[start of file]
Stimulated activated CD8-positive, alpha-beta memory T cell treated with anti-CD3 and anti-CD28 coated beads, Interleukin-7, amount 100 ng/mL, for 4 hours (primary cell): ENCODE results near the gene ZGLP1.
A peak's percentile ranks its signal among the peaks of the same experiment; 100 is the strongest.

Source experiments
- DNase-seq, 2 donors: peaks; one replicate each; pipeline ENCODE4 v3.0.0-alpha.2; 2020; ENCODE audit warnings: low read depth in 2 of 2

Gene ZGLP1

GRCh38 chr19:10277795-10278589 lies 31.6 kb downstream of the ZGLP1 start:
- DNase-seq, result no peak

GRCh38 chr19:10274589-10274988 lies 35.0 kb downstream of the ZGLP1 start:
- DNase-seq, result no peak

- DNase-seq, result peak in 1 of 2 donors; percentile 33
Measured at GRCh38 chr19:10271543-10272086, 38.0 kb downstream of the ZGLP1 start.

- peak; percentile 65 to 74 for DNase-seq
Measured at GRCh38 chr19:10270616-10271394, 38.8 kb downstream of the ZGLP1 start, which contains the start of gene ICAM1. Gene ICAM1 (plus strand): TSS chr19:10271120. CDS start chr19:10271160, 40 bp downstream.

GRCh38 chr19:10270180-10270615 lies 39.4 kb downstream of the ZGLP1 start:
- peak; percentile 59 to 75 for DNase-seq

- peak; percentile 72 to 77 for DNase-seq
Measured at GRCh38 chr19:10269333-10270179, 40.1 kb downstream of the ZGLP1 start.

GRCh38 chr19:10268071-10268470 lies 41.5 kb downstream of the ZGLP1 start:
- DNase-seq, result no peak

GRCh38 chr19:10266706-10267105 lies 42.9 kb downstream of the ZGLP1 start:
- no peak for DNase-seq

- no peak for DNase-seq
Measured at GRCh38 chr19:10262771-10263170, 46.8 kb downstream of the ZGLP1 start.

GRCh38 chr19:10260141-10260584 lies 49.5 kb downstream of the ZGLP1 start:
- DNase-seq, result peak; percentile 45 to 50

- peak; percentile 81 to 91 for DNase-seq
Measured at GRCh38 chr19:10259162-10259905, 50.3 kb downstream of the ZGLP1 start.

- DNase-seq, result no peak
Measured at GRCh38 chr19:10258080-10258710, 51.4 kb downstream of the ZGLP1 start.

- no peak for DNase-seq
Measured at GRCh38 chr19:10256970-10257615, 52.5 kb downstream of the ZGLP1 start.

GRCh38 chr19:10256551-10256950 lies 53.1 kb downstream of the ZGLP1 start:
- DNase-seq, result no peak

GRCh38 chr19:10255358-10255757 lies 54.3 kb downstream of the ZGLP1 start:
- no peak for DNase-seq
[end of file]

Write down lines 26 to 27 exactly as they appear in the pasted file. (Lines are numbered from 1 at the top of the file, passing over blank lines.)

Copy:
- peak; percentile 81 to 91 for DNase-seq
Measured at GRCh38 chr19:10259162-10259905, 50.3 kb downstream of the ZGLP1 start.